The third Specsavers clinical conference was held in the Hilton Sydney. Specsavers optometrist Helen Brown provides her report on many of the sessions for mivision.
Specsavers Director of Professional Services Peter Larsen kicked off proceedings by welcoming both Specsavers and guest optometrists to the conference.
Specsavers performed more than three million eye tests over the preceding 12 months in Australia and New Zealand.
As the market leader Mr. Larsen said “we need to work out different ways to demonstrate value for a patient’s overall eye care”.
He said social reformer Florence Nightingale pursued best patient outcomes and changed the way nursing was done. In so doing she improved healthcare for not only Britain but all sections of society.
“This is our Florence moment,” he said. He also stressed that education has to be targeted and that it’s “no point doing 40 points if it’s not effective for your practice”.
The conference program was rich in local talent.
Speaker: Assoc. Prof. Alex Huynor
Topic: Vitreoretinal Case Studies
Assoc. Prof. Huynor began the lecture discussing the newest classification of vitreo retinal disorders, which were released in 2013, describing them as OCT based and simple to use.
He continued with a discussion of the clinical diagnosis of retinal detachment highlighting that patient history and pupil dilation are crucial considerations and that a non mydriatic retinal photograph is unacceptable.
Associate Professor Huynor told the conference that in 2014, the most common method of treating retinal detachment is vitrectomy followed by scleral buckling and pneumatic retinoplexy. The lecture concluded with an informative discussion on diabetic retinopathy and macula oedema.
Key points regarding macula oedema were a new classification – central vs. non-central; that an OCT was required for diagnosis; that laser now has a limited role and intra vitreal anti-VEGF is far superior for central involvement.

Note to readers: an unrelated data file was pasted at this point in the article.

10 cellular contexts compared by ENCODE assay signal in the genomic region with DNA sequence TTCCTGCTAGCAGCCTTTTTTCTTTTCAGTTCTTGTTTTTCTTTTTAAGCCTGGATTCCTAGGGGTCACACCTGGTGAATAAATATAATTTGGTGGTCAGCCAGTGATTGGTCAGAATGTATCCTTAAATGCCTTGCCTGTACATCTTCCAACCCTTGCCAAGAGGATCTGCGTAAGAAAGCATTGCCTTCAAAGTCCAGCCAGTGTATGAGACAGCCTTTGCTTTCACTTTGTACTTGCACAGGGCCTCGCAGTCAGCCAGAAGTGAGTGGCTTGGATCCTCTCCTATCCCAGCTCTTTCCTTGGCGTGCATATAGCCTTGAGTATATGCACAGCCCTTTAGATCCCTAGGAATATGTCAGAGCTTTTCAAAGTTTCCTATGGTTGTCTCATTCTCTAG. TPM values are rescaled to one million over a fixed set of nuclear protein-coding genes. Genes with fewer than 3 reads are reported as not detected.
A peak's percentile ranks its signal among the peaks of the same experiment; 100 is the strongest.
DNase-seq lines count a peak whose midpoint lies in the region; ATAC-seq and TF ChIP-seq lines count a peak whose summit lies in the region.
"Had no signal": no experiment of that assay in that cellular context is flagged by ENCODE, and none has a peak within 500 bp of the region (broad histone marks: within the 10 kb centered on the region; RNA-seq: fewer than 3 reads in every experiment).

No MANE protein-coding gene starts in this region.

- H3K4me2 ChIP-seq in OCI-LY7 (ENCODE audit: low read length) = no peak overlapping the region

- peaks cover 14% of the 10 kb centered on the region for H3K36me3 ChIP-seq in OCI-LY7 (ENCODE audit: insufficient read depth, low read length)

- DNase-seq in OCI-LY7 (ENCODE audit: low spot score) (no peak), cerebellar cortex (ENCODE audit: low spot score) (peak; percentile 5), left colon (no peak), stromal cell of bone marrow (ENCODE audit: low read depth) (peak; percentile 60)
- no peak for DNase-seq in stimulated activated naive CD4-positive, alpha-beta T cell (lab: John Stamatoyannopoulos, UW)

Speaker: Dr. Andrew Apel
Topic: The Anterior Segment Guide
Dr. Apel gave an informative lecture regarding all aspects of the anterior eye, introducing the acronym PEDALO: Pain, Epithelial defect, Discharge, Anterior chamber reaction, Location, Oedema.
Dr. Apel gave practical information on the treatment of corneal ulcers for both contact lens wearers and non contact lens wearers, with the take-home message being: If it gets worse, REFER.
The lecture continued with treatment of marginal keratitis, filamentary keratitis and adenoviral conjunctivitis. Giant Papillary Conjunctivitis was renamed as Contact Lens Papillary Conjunctivitis (CLPC) and treatment with antihistamines and mast cell stabilisers was discussed as well as the suggestion of the use of a short course of steroids (seven to 10 days).
Dr. Apel stressed the importance of ensuring that patients be made aware that the disease can take up to six months to fix. The lecture concluded with a relevant discussion on kerataconus and collagen cross linking.
Speaker: Prof. Jonathan G. Crowston
Topic: Glaucoma Risk Factors
Professor Crowston began his informative lecture on Normal Tension Glaucoma, with the startling fact that 80 per cent of patients with glaucoma have IOP less than 21mmhg.
Professor Crowston listed the five risk factors for glaucoma:
1. Dysregulation of blood flow
2. Sleep apnoea
3. Low CSF (cerebral spine fluid) pressure
4. A compromised autoimmune system
5. Myopia or mitochondrial dysfunction.
Professor Crowston stressed the dynamic nature of IOP, and that looking at the optic nerve head is critical.
He also spoke about Flammer Syndrome, a disease that affects young females, and its link with normal tension glaucoma, as well as non-glaucomatous diseases such as Anterior Ischaemic Optic Neuropathy and the genetic eye diseases – Leber’s Optic Neuropathy and Autosomal Dominant Optic Neuropathy.
Speaker: Assoc. Prof. Michael Coote
Topic: Looking at the Optic Disc
Associate Professor Coote is well known for his GONE (Glaucomatous Optic Neuropathy Evaluation) study and introduced conference participants to the purpose of the study, which began six years ago and the website www.gone-project.com.